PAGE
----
How traditional horse power is helping preserve the chalk streams of the Yorkshire Wolds

PUBLISHED: 17:14 04 February 2016 | UPDATED: 19:55 13 June 2016

Handler Chris Wadsworth (left) joins Jon Traill in the West Beck chalk stream to investigate the riverbed gravels at the heart of the ‘Crystal Clear’ project

Handler Chris Wadsworth (left) joins Jon Traill in the West Beck chalk stream to investigate the riverbed gravels at the heart of the 'Crystal Clear' project

Tom Marshall, YWT

Horse power has been giving nature a helping hoof in the Wolds. Words and photographs by Tom Marshall

Jon Traill of the Yorkshire Wildlife Trust meets ‘heavy horse’ BlueJon Traill of the Yorkshire Wildlife Trust meets ‘heavy horse’ Blue

A conservation charity called in some four-legged hired help to make a difference for rare river wildlife near Driffield.

The crystal-clear chalk streams of the Yorkshire Wolds are among some of the most diverse freshwater habitats in the world, with the UK home to some 85 per cent of the global resource of just 200 such streams.

The typically shallow waterways are fed by heavily filtered rainwater that spends years in the chalk rocks of the Wolds before rising up the aquifer. This purity means a host of species can make a home here, from ‘Ratty’ of Wind in the Willows fame – the water vole, to lamprey, brown trout and the stunning kingfisher.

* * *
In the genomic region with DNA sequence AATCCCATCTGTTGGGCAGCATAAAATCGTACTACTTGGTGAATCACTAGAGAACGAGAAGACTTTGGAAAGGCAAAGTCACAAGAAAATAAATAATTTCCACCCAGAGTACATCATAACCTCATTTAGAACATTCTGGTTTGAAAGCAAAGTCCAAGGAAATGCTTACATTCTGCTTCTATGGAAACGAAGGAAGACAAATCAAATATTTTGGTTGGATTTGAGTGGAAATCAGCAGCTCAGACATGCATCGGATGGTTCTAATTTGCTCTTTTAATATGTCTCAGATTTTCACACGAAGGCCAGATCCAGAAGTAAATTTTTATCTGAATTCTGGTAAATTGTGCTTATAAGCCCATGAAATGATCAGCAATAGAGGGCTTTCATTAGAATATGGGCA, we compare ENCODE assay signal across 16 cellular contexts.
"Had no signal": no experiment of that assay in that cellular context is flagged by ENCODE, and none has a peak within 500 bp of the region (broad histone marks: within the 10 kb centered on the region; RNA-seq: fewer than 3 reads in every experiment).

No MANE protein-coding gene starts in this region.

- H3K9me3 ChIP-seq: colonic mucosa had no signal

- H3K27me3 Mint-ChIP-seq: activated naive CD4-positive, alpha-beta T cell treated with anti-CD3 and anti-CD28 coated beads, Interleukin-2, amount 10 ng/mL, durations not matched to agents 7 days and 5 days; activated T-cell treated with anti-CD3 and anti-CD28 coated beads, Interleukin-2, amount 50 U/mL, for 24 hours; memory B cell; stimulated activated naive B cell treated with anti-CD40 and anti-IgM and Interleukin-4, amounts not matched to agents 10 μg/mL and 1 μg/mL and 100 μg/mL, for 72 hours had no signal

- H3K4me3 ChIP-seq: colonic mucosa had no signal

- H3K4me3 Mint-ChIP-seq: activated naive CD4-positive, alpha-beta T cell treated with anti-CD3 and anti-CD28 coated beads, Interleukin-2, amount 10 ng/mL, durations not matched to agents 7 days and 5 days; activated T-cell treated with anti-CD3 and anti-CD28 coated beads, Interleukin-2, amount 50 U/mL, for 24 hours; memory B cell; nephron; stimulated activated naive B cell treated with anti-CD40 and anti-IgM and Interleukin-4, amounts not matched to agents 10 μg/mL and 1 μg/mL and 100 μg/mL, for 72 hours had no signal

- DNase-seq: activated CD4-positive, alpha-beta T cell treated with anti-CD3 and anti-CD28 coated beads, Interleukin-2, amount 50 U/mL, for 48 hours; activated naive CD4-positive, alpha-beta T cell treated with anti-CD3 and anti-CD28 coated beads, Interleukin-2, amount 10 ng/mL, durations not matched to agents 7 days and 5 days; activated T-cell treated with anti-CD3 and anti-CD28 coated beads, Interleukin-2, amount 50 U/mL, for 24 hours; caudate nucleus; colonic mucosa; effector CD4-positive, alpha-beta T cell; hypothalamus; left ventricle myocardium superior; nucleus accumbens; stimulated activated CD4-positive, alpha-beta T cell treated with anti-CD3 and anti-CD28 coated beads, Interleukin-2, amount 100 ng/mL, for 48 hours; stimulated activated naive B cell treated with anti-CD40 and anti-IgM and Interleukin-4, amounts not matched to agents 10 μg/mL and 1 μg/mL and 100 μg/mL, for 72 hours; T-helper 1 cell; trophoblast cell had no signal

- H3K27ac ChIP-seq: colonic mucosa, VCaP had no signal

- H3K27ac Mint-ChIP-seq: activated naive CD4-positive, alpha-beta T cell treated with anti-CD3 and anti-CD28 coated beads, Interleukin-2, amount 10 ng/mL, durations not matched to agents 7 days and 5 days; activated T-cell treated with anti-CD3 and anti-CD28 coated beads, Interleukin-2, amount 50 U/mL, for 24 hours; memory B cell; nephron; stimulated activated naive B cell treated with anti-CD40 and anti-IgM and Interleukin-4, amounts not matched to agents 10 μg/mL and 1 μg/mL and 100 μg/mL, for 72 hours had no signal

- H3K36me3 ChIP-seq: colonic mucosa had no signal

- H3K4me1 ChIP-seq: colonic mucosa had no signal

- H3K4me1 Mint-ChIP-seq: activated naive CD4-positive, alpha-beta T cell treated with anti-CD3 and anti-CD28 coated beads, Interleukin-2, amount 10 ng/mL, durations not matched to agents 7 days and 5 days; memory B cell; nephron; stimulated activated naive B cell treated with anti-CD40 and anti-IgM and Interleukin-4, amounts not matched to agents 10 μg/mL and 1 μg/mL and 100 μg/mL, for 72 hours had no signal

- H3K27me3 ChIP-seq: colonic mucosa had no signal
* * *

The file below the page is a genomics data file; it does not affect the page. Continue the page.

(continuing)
The fine gravels of the riverbed are crucial for fish spawning, but managing these delicate habitats to reduce silting-up is no job for a heavy-handed digger.

Handler Chris Wadsworth (left) joins Jon Traill in the West Beck chalk stream to investigate the riverbed gravels at the heart of the ‘Crystal Clear’ projectHandler Chris Wadsworth (left) joins Jon Traill in the West Beck chalk stream to investigate the riverbed gravels at the heart of the ‘Crystal Clear’ project

That’s why Yorkshire Wildlife Trust’s Living Landscapes manager Jon Traill called upon just one horse power in the shape of Blue and her owner Chris Wadsworth for this unique pilot project, the first of its kind in a northern chalk stream.

Using a specially adapted rake, Blue’s relatively light touch has helped to prepare the gravel beds in several parts of the West Beck Site of Special Scientific Interest, with the support of the East Yorkshire Rivers Trust, West Beck Preservation Society, the Environment Agency and Natural England.

Jon Traill explained: ‘Blue’s hard work will help to open up the gravels, liberating the trapped silt. Nice open gravels are just the sort of habitat required by many fish species for spawning. Brown trout, bullhead, lamprey and grayling will all be set to benefit from the work, and of course species like kingfishers and otters.’

This latest project comes after more than 10 years of river conservation work led by Yorkshire Wildlife Trust in the area, with the current scheme called ‘Crystal Clear’.

To find out more, visit ywt.org.uk

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